A researcher at Stanford University says a small study shows promise for a nutritional supplement that may help boost fertility in women who have difficulty conceiving. Initial results indicate that of the women who took the supplement, one-third became pregnant after five months.
"This was a small, pilot study but if the findings hold up in a larger trial, the supplement may be a feasible treatment for some women," said Lynn Westphal, assistant professor of obstetrics and gynecology. The study results appear in the Journal of Reproductive Medicine.
One in six couples in the United States has trouble conceiving, Westphal said. The possible culprits include endometriosis, polycystic ovarian syndrome, male factor infertility and irregular menstrual cycles, among others. Treatments vary, and she said a growing number of patients have expressed interest in pursuing alternative therapies before taking more aggressive routes such as in vitro fertilization. Despite this, little research has been done on the benefit of a pre-pregnancy supplement to optimize fertility health.
"There's not a lot of work in this area but it's an important one," she said. "Many women are interested in avenues aside from aggressive infertility treatment. If we can find an effective way to treat patients less invasively, it would be a great benefit."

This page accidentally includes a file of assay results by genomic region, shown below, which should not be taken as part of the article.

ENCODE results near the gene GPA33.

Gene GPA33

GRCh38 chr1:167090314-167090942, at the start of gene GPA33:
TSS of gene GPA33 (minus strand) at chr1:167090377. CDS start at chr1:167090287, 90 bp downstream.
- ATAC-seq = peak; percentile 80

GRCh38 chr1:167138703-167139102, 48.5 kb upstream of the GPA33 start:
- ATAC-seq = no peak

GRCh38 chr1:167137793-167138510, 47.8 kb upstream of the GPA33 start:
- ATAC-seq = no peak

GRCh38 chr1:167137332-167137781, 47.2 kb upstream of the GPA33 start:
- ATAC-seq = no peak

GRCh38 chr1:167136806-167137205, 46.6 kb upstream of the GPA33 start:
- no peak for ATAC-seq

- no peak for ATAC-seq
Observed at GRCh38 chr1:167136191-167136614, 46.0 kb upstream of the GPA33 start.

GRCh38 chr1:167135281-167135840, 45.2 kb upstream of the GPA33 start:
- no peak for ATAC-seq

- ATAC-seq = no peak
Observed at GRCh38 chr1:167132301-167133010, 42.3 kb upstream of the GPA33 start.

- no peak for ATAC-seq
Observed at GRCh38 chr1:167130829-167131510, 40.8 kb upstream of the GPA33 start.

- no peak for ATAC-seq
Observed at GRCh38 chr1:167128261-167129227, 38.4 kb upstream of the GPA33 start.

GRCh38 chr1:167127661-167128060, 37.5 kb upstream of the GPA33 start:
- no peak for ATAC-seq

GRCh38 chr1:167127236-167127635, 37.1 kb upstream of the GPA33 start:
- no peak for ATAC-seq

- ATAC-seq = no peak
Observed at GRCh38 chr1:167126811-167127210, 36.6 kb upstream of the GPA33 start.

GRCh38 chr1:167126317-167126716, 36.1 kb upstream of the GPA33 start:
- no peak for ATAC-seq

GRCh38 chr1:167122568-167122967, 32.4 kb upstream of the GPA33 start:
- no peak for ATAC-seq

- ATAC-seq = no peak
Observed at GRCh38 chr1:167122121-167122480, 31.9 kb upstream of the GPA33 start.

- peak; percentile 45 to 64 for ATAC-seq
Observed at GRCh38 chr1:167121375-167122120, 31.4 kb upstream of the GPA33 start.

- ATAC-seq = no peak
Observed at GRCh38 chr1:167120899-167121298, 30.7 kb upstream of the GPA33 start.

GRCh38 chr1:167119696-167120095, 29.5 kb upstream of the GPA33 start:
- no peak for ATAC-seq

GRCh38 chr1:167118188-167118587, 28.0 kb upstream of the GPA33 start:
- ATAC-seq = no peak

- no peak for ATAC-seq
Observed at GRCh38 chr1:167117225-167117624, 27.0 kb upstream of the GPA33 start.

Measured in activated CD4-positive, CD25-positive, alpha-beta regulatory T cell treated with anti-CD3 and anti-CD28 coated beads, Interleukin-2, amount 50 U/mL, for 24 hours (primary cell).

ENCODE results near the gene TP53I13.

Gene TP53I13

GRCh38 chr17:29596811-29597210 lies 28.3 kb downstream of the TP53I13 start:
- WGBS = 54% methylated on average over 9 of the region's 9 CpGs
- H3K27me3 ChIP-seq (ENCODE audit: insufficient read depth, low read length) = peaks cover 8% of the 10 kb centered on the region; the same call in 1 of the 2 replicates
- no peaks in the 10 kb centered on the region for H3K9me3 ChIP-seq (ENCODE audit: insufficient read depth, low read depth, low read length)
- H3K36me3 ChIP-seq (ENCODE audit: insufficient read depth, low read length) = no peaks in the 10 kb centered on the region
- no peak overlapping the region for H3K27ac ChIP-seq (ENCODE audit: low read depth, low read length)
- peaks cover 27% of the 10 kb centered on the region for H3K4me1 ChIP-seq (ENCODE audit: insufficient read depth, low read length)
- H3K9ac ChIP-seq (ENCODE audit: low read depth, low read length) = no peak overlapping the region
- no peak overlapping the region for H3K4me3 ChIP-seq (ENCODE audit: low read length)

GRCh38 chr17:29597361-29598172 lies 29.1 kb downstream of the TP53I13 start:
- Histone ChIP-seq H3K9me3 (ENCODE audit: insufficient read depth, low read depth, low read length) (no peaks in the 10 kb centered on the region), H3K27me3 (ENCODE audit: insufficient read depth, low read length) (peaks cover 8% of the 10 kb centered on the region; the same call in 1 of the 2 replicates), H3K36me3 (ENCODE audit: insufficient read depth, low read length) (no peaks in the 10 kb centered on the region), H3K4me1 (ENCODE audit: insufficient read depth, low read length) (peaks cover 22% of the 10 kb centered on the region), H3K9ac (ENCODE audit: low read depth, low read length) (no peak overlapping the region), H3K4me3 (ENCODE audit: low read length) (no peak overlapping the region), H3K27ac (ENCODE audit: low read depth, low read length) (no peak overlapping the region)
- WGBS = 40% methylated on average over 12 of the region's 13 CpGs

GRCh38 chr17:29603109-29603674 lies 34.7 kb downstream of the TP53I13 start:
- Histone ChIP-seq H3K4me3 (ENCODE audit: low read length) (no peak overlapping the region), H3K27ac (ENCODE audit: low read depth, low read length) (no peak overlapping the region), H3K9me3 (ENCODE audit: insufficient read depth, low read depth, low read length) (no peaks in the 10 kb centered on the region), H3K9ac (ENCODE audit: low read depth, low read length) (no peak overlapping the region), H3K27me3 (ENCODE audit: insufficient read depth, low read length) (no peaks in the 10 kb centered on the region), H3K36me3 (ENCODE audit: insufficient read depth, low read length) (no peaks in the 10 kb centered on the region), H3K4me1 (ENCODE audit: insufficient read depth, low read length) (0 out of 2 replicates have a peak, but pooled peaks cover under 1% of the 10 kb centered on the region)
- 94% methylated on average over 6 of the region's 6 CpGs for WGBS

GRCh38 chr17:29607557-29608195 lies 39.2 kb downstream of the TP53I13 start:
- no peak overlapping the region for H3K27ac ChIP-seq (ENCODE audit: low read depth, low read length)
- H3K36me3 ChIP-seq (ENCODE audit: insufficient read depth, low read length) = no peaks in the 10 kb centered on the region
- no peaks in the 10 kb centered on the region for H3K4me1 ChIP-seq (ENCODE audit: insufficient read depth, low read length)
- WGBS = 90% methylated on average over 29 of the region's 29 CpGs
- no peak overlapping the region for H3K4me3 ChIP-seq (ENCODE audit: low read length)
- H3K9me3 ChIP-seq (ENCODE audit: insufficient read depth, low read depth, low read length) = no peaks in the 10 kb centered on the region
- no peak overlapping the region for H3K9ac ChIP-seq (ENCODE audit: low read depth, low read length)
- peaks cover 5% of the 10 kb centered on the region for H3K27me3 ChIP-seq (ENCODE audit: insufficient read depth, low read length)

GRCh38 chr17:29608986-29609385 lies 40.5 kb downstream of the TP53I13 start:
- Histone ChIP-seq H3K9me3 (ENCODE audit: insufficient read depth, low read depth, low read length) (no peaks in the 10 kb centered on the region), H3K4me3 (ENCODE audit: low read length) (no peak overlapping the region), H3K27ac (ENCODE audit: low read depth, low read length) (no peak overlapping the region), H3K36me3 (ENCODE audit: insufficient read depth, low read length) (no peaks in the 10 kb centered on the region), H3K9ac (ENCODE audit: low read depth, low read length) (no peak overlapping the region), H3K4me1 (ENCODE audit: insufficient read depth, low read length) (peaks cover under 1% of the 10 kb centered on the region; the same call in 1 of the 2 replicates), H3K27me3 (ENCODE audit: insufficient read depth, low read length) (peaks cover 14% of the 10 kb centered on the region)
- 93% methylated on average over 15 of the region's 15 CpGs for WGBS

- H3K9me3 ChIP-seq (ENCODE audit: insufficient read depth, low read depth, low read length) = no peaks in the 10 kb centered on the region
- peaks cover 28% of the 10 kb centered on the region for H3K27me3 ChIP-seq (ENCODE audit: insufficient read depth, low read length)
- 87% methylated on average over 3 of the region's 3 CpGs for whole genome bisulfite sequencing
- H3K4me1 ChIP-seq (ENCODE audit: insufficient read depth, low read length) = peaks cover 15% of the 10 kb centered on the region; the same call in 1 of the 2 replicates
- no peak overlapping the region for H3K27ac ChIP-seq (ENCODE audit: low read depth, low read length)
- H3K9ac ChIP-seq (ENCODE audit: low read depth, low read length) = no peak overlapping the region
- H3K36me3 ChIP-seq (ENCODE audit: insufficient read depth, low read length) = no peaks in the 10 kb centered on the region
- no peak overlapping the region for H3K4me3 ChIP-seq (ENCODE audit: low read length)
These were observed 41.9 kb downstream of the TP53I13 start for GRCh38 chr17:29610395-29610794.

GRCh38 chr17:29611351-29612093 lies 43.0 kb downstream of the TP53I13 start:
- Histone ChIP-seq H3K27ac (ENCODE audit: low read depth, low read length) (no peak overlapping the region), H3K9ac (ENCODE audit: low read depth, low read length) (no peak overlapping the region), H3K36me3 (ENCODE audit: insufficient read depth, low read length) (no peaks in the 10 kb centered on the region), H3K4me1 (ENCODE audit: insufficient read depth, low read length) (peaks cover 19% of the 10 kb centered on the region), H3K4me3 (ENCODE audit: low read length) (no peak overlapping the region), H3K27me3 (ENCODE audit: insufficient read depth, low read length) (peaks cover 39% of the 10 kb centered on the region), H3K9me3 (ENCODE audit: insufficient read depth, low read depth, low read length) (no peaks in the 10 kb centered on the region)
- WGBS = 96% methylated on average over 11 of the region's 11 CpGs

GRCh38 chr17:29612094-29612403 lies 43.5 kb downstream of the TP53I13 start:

The supplement she studied, marketed as "FertilityBlend," contains chasteberry (a herb that has been shown to improve ovulation and assist with progesterone balance), L-arginine (an amino acid that improves circulation to the reproductive organs), green tea and vitamins and minerals.
To study the effects of FertilityBlend, Westphal recruited 30 volunteers who had tried unsuccessfully to conceive for six to 36 months. The women ranged in age from 24 to 46; some had been tested and diagnosed with a particular disorder that hindered their fertility while others fell into the category of "unexplained" infertility.
During the double-blind study, the women were randomly assigned to take the supplement or a placebo three times a day. Changes in progesterone levels, basal body temperatures and menstrual cycles were then monitored. After three months, the supplement group had an increased progesterone level and a significant increase in the average number of days in their menstrual cycle in which they had basal temperatures above 37 degrees Celsius, which indicates better ovulation, Westphal said. The placebo group, meanwhile, showed no notable changes. After five months, five of the 15 supplement participants were pregnant and none of the 15 women on placebo were. The pregnancies resulted in four healthy babies; one woman miscarried.
"I was definitely skeptical before the study, but the results are promising," said Westphal, adding that she believes the chasteberry component of the supplement most likely played the biggest role in boosting fertility.
Westphal said she considers the supplement a good option for younger women who choose to forego or postpone aggressive treatment. However, she encouraged women over the age of 35 who have been trying to get pregnant for more than six months to get a full evaluation from their physicians.
Westphal's pilot study has now been expanded to a larger multicenter study. She is currently enrolling women aged 18 to 43 who have been trying to get pregnant for six to 36 months and have abnormal menstrual cycles. She is also looking for men to enroll in a separate study on FertilityBlend for Men, a supplement containing L-carnitine (an amino acid that can improve sperm function) and ferulic acid (an antioxidant that has shown to improve sperm quality).
Interested volunteers should call (650) 498-7911.